Management of agitation and aggression associated with Alzheimer's disease: Controversies and possible solutions

Wolfson Centre for Age-Related Diseases, King's College London, London, UK.
Current opinion in psychiatry (Impact Factor: 3.94). 09/2009; 22(6):532-40. DOI: 10.1097/YCO.0b013e32833111f9
Source: PubMed


Behavioral and psychological symptoms of dementia (BPSD) are frequent among people with Alzheimer's disease and other dementias, commonly confer risk to the person and others, and present a significant management challenge for clinicians. The purpose of this review is to describe the current state of knowledge regarding management of BPSD, with a particular focus on agitation.
There is increasing evidence to support the value of simple psychological interventions and staff-training programs as a first-line management strategy for agitation prior to pharmacotherapy. The most widely prescribed pharmacological treatments - atypical antipsychotics - have a modest but significant beneficial effect in the short-term treatment of aggression (over 6-12 weeks), but limited benefits in longer term therapy. In addition, there have been increasing concerns regarding the potential for serious adverse outcomes, including stroke and death. The potential pharmacological alternatives to atypical antipsychotics with the most encouraging preliminary evidence include memantine, carbamazepine and citalopram.
Large prospective, randomized, placebo-controlled trials are needed to establish the role of agents other than neuroleptics as clinical therapies for the treatment of BPSD and studies are urgently needed to evaluate BPSD treatments in non-Alzheimer dementias.

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    • "Two first-generation antipsychotics (haloperidol, chlorpromazine ) were compared with well-established secondgeneration atypical antipsychotics (clozapine, olanzapine, risperidone , aripiprazole) and with lurasidone and asenapine, which have been recently introduced to the market (Ishibashi et al. 2010; Schatzberg and Nemeroff 2009). As stated above, a lack of clear-cut separation between doses producing antidepressant and antipsychotic effects and doses leading to deterioration of cognitive and motor functions can limit the use of antipsychotic drugs for BPSD (Ballard et al. 2009; Jeste et al. 2008; Potenza and McDougle 1998). Therefore , a key aim of the present study was to asses the relationship between antipsychotic, antidepressant, motor impairing, and amnestic doses of a wide range of antipsychotic drugs. "
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    ABSTRACT: Many dementia patients exhibit behavioral and psychological symptoms (BPSD), including psychosis and depression. Although antipsychotics are frequently prescribed off-label, they can have marked side effects. In addition, comparative preclinical studies of their effects are surprisingly scarce, and strategies for discovery of novel pharmacotherapeutics are lacking. We therefore compared eight antipsychotics in rat behavioral tests of psychosis, antidepressant-like activity, and cognitive impairment as a basis for preclinical evaluation of new drug candidates. The methods used in this study include inhibition of MK-801-induced hyperactivity, forced swim test (FST), passive avoidance (PA), spontaneous locomotor activity, and catalepsy. The drugs exhibited antipsychotic-like activity in the MK-801 test but with diverse profiles in the other models. Risperidone impaired PA performance, but with some dose separation versus its actions in the MK-801 test. In contrast, clozapine, olanzapine, lurasidone, and asenapine showed little or no dose separation in these tests. Aripiprazole did not impair PA performance but was poorly active in the MK-801 test. Diverse effects were also observed in the FST: chlorpromazine was inactive and most other drugs reduced immobility over narrow dose ranges, whereas clozapine reduced immobility over a wider dose range, overlapping with antipsychotic activity. Although the propensity of second-generation antipsychotics to produce catalepsy was lower, they all elicited pronounced sedation. Consistent with clinical data, most currently available second-generation antipsychotics induced cognitive and motor side effects with little separation from therapeutic-like doses. This study provides a uniform in vivo comparative basis on which to evaluate future early-stage drug candidates intended for potential pharmacotherapy of BPSD.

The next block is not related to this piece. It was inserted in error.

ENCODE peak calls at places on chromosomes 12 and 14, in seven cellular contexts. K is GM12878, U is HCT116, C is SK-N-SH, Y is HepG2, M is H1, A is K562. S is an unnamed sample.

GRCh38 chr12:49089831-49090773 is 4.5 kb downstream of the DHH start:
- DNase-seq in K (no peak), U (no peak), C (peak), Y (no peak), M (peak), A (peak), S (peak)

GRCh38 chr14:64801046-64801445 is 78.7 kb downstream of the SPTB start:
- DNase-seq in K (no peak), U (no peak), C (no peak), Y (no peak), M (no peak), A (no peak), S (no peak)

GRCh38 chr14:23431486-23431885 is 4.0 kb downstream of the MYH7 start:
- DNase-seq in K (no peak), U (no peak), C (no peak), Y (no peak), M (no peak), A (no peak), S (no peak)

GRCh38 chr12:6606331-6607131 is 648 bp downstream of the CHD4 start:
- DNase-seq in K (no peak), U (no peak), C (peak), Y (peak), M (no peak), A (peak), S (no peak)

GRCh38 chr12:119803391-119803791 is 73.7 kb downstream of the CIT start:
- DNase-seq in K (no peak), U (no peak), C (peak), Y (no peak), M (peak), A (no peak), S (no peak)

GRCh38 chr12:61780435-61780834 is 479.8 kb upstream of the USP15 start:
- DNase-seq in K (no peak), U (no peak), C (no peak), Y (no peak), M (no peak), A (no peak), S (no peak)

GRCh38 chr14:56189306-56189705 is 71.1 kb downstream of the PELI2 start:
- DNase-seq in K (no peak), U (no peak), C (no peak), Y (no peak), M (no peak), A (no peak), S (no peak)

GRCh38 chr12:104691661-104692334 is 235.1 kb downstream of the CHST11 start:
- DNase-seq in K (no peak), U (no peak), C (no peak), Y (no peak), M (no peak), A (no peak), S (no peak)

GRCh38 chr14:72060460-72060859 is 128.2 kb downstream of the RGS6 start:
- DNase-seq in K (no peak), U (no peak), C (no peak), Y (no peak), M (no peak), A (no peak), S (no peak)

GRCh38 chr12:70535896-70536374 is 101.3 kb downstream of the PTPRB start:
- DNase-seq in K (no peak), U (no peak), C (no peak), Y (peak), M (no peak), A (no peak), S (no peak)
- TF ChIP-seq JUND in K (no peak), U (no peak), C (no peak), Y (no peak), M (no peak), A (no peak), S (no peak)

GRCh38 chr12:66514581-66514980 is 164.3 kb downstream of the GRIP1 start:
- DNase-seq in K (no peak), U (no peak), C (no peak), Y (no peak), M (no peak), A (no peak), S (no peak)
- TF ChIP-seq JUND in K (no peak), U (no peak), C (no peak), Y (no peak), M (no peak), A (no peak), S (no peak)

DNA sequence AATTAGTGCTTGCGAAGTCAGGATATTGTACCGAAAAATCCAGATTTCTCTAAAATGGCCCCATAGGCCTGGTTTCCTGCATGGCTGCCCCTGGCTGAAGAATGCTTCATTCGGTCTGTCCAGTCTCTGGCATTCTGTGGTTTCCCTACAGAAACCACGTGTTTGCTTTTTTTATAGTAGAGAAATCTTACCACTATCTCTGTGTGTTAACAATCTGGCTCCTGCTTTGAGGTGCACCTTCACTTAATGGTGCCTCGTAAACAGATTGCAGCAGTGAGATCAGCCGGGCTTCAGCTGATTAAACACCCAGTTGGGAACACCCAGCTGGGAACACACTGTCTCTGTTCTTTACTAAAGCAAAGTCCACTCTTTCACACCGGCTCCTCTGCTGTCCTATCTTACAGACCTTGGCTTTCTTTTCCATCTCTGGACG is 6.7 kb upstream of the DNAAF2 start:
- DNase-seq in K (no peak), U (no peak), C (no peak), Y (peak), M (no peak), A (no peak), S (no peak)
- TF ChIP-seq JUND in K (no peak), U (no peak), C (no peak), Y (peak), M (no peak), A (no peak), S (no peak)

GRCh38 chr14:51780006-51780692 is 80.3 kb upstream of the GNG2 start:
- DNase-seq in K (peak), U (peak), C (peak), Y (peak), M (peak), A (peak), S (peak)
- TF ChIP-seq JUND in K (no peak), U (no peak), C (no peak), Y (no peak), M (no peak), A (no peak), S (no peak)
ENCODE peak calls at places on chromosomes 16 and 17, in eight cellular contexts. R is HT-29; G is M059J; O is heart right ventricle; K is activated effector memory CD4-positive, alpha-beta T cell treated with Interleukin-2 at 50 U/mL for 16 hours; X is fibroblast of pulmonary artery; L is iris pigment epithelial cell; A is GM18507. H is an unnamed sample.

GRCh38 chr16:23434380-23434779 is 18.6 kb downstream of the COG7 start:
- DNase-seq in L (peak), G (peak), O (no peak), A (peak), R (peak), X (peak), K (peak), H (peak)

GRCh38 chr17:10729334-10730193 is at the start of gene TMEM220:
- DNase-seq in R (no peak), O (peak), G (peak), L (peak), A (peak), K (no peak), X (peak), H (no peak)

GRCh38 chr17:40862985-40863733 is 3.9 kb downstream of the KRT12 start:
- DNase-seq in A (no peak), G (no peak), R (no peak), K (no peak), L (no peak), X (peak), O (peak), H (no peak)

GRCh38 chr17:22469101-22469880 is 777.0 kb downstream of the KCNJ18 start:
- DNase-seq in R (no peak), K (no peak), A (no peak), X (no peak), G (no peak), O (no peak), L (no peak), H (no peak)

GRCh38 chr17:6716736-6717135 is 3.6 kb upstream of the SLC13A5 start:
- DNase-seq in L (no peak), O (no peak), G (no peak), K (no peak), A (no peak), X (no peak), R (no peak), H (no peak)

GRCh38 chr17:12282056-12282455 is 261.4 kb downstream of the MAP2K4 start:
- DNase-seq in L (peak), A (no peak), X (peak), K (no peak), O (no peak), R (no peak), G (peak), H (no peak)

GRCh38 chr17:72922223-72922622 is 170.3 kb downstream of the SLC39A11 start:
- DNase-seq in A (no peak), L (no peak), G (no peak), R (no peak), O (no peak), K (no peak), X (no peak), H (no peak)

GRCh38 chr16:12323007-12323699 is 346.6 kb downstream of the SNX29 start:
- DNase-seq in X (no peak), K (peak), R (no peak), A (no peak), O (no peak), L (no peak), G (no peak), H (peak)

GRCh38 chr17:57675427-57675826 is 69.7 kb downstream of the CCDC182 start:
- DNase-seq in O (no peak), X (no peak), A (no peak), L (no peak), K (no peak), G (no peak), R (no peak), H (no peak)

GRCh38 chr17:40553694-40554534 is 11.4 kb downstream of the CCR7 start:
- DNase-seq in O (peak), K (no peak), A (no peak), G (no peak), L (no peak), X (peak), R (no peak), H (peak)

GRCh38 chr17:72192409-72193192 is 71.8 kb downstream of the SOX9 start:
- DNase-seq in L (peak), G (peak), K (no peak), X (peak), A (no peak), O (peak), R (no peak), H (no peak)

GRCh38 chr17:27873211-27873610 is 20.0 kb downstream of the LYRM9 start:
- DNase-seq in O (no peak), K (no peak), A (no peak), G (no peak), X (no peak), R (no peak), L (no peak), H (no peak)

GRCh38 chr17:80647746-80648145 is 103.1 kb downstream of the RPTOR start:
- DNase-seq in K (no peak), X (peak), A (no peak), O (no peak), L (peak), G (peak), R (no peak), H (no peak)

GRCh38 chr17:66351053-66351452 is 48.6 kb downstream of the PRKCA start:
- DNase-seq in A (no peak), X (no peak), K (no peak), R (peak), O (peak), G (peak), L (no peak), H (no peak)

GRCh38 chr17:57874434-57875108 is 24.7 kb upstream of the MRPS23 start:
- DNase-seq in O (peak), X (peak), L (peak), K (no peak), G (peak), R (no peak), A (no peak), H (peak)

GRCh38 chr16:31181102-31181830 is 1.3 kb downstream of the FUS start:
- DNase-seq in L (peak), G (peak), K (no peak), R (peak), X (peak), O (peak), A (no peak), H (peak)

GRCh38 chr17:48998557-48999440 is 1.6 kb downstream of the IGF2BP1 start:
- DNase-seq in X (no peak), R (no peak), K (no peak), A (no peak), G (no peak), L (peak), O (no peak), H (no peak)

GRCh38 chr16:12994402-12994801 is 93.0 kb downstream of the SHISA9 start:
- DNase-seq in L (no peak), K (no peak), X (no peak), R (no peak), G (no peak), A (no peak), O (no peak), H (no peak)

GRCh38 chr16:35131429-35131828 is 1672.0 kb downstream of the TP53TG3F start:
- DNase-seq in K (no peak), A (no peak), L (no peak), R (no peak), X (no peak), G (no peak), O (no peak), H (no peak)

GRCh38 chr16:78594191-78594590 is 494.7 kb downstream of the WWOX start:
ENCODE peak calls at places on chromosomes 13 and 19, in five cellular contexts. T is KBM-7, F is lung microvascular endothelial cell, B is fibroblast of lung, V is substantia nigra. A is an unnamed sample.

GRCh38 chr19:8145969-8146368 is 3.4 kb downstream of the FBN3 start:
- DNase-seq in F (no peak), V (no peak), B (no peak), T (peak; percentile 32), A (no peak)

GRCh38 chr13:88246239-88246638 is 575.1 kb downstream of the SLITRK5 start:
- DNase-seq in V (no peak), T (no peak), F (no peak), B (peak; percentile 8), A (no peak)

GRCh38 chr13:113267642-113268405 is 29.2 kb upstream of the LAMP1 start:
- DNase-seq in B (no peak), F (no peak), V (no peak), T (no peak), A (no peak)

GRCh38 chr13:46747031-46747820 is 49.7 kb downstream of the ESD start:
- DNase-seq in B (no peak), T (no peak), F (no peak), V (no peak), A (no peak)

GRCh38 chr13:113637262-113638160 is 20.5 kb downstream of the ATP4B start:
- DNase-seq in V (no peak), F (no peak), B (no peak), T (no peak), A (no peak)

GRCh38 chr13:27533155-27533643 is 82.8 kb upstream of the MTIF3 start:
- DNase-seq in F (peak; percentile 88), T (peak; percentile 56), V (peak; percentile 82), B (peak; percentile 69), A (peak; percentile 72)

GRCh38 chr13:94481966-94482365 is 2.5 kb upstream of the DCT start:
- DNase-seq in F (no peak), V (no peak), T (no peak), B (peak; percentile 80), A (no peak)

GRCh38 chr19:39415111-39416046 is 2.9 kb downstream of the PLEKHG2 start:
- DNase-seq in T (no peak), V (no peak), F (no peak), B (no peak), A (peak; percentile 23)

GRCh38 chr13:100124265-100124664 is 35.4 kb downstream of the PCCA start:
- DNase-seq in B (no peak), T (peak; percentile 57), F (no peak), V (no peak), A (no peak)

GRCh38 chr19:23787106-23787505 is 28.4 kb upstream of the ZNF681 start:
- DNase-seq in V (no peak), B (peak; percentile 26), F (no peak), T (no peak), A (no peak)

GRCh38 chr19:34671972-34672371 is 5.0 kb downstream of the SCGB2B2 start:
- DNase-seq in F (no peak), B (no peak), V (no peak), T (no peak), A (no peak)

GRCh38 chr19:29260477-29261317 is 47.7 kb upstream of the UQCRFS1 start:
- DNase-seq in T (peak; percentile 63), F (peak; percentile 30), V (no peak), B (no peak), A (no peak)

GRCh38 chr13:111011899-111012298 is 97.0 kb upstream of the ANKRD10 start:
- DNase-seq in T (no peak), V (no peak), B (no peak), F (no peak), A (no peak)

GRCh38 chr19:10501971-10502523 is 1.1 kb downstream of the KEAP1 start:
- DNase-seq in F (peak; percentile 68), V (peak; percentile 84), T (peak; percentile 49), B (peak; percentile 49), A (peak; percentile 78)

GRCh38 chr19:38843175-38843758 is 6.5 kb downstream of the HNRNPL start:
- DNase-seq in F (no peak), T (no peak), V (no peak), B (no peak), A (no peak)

Full-text · Article · Mar 2014 · Archiv für Experimentelle Pathologie und Pharmakologie